Saudi hotel industry to boom on religious, business travel

23 January, 2019 12:00 AM printer

RIYADH: Saudi Arabia’s hotel sector will grow in 2019, fuelled by increasing demand from religious, business and leisure visitors and the ongoing diversification of the kingdom’s economy through Vision 2030, real estate consultancy Savills said.

“The diversification of Saudi Arabia’s economy has provided a boost for employment and its GDP outlook,” said David O’Hara, Savills’ head of Saudi Arabia, in a report on Monday, report agencies.

“Major hotel groups are driving construction trends across the country as they aim to meet the demands of an increasing number of domestic tourists and international visitors. We think this trend is likely to continue for many years, as both private and public capital is invested into tourist infrastructure.”

Savills’ hotel sector report for Saudi Arabia notes a 13 per cent annual increase in the number of rooms in 2017 and an extra 48,000 under construction. This would increase current stock levels by 51.4 per cent, it said, citing figures from hotel data company STR.

Over the past three years, several international hospitality brands have increased their investments in the kingdom by opening new hotels, including Marriott International, Rocco Forte Hotels, Hilton and Swiss-Belhotel International. There are also plans for Accor and InterContinental.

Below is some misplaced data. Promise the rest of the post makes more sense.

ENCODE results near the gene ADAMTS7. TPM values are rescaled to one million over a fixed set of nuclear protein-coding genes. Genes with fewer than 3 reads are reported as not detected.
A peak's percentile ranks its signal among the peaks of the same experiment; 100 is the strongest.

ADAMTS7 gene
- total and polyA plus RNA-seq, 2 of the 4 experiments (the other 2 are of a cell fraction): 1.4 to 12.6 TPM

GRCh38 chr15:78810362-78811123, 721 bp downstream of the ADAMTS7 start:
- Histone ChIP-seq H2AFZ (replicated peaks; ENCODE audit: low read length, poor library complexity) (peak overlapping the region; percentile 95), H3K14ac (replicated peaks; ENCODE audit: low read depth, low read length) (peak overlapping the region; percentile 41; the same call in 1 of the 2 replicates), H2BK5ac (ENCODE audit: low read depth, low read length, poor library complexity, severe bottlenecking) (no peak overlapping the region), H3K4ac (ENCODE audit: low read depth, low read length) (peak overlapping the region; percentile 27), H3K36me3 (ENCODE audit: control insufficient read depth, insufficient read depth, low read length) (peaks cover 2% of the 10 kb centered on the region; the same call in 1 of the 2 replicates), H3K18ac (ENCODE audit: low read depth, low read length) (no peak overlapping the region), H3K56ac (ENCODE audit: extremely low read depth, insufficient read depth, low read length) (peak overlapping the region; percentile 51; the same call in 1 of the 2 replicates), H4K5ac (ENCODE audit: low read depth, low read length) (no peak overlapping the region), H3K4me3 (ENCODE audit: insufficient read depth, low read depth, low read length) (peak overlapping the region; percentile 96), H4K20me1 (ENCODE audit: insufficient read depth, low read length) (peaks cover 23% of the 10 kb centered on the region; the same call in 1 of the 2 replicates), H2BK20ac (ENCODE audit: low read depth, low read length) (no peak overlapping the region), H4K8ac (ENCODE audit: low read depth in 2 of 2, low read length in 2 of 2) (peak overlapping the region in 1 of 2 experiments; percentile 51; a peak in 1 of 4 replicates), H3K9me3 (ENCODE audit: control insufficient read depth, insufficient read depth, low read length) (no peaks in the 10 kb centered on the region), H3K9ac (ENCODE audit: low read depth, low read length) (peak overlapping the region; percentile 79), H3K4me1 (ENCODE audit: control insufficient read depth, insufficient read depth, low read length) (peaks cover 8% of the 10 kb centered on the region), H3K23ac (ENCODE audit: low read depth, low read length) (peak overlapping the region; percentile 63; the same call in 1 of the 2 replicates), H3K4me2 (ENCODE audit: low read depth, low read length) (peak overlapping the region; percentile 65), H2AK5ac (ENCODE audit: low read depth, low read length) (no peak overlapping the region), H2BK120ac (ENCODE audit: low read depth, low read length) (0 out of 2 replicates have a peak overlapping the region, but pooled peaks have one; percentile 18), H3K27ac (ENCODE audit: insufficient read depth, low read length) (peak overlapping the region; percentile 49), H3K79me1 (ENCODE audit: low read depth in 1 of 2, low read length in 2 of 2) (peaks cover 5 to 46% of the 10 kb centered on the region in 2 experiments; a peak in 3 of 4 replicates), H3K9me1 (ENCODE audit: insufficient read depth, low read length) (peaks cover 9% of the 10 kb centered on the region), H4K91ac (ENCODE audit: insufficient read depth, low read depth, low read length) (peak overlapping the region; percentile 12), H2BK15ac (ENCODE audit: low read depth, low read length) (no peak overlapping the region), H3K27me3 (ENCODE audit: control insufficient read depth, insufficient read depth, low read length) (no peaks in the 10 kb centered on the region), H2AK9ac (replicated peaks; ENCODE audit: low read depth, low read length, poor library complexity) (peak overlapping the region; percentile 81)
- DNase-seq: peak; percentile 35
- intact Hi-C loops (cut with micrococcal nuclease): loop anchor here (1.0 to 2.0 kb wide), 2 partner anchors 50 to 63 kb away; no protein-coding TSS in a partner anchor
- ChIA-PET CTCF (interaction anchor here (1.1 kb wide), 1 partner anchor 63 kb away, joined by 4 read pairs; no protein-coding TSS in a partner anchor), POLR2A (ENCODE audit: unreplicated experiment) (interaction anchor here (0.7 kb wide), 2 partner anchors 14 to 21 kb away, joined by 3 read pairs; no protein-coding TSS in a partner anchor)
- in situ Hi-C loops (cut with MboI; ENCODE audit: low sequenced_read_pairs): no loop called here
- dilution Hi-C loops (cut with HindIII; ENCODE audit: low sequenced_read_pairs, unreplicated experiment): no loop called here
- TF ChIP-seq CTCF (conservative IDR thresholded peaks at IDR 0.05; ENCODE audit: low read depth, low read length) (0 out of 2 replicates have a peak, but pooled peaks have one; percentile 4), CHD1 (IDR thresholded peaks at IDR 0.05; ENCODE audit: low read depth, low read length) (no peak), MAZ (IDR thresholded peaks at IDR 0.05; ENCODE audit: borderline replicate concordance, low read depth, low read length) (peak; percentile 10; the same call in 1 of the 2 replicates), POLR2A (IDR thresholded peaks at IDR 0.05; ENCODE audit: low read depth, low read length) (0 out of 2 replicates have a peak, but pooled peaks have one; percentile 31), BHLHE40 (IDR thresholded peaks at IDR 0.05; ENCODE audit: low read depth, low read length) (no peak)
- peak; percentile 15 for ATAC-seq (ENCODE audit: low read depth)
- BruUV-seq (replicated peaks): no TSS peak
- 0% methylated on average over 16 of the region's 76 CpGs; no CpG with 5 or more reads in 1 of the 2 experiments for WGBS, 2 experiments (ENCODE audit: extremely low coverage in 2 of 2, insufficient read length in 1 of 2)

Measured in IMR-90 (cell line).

Saudi Arabia’s Vision 2030 economic diversification plan aims to grow the contribution of tourism to the kingdom’s GDP under the National Transformation Plan. Officials are working to expand the industry by liberalising visa regulations and opening up new areas of the kingdom, including the Red Sea coastline, to international and domestic visitors.

The kingdom also aims to grow numbers of Hajj and Umrah tourists – currently the biggest contributor to Saudi visitor numbers – to 30 million by 2030, from around 19 million today.

Recent tourism growth was driven by three key groups – leisure, pilgrims and corporate visitors, Savills said. International arrivals are due to increase by around 4 per cent per year to reach 22.1 milllion by 2025, according to the World Travel and Tourism Council. Corporate travel demand is also expected to expand as the country grows alternative industries away from its traditional oil-based economy, Savills’ trends report said.


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